Deep Sea Sharks- The Most Bizarre Creatures Of The Sea
According to the ocean conservation organization Oceana, sharks living below 984 feet, or 300 meters, are considered deep sea sharks. Science is still learning about these intriguing creatures and according to Oceana, the scant knowledge available implies deep-sea sharks are at risk of decrease from fishing pressure.
In the deep ocean, sharks comprise more than half of the more than 500 species of sharks that are still alive. It is impossible to include all of the shark species, however some of the more well-known groupings of species include dogfish sharks, cow sharks, gulper sharks, saw sharks, and lantern sharks, among others.
For the most part, this species' range is confined to aquatic bodies in the North Atlantic Ocean and the Arctic Ocean. According to current knowledge, the Greenland shark has the longest known lifetime of any vertebrate species (estimated to be between 250 and 500 years), and it is one of the biggest extant shark species.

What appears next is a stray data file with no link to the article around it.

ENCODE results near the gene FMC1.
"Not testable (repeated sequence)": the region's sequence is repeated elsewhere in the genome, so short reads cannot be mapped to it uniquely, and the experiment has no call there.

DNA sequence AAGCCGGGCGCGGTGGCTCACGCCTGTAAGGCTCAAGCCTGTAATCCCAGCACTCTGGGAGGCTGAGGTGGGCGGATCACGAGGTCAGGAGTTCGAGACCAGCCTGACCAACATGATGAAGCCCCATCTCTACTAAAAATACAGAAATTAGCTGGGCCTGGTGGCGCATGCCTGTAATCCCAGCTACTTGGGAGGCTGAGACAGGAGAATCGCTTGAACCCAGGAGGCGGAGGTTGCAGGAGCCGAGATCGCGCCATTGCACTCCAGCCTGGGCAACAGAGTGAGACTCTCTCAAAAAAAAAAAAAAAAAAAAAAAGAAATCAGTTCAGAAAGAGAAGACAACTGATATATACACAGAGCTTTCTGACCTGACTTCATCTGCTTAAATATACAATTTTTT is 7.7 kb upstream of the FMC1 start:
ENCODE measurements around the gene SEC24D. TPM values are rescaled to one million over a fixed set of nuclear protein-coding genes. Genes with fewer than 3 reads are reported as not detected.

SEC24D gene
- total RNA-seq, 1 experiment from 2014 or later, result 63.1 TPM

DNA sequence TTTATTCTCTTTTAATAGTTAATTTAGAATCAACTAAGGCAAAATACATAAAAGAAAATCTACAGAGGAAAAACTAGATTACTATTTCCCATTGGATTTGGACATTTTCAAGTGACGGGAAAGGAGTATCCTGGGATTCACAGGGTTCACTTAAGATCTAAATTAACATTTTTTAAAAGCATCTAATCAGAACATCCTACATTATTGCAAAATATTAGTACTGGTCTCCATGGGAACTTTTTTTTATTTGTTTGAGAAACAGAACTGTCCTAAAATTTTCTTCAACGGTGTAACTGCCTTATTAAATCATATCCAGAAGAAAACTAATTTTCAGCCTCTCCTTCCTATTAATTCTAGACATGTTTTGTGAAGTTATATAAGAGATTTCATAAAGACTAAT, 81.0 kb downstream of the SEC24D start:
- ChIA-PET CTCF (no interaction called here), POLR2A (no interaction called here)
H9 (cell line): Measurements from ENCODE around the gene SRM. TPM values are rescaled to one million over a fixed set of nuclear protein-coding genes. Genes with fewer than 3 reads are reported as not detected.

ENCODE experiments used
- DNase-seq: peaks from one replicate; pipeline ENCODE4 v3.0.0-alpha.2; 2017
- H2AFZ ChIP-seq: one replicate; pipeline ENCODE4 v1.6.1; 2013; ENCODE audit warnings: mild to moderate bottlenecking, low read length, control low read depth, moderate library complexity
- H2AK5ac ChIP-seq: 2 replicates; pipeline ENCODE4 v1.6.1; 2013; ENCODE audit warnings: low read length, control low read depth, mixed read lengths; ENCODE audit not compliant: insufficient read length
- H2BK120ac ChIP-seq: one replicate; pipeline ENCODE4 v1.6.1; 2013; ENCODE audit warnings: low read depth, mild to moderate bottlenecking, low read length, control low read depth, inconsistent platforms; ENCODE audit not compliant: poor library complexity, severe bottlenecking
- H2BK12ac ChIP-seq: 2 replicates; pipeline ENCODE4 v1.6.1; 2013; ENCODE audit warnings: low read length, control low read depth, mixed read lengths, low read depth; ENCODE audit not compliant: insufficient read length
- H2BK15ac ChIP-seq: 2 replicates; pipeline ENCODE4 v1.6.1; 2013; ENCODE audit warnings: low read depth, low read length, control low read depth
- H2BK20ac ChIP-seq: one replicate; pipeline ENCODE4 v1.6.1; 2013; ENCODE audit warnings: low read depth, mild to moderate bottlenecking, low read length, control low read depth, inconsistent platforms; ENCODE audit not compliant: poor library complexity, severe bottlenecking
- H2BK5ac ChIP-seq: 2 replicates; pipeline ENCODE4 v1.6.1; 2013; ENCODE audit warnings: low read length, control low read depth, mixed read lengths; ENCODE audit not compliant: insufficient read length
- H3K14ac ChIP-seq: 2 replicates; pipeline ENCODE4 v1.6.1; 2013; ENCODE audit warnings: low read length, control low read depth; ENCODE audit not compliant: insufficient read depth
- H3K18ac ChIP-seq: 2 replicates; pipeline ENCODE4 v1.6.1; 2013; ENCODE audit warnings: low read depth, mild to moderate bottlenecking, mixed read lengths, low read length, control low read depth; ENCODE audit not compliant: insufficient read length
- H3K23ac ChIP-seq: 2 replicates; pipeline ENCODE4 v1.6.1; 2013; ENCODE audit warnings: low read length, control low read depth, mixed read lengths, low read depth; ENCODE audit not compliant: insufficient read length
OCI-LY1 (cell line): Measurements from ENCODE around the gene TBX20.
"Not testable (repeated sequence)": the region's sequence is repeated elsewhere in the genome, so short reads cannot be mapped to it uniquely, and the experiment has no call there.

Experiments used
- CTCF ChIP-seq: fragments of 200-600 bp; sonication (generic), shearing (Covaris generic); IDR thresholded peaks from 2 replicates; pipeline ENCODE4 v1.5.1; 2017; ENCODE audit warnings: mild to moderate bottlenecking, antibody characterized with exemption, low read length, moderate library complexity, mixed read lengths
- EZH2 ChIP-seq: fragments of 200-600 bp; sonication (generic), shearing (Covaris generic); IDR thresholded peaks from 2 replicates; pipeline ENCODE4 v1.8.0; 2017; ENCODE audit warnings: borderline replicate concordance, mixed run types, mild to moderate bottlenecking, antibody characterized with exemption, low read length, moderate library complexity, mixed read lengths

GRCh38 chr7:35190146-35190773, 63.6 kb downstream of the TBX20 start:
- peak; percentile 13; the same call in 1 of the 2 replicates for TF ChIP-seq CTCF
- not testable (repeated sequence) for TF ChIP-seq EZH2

As a result, some of the most bizarre and primitive sharks on the planet may be found deep within the oceans' deepest recesses, at depths that would be impossible to imagine. Many of these sharks dwell so deep in the ocean that they are very seldom seen and examined, and it's absolutely likely that there are even more sharks out there that have not yet been identified and investigated.
Due to a lack of sunlight reaching the deeper depths of the ocean bottom, temperatures at the lowest depths of the ocean bed drop dramatically. This results in greater cell size and a longer life span for organisms that survive in such conditions, resulting in their bodies growing in size on a continuous basis throughout their lifetimes.
Due to the fact that they are the sole living member of the family Mitsukurinidae, which dates back many millions of years, goblin sharks are commonly referred to as "living fossils." In addition to having a long, flat nose, they have projecting jaws that may reach all the way to the end of their snout when feeding.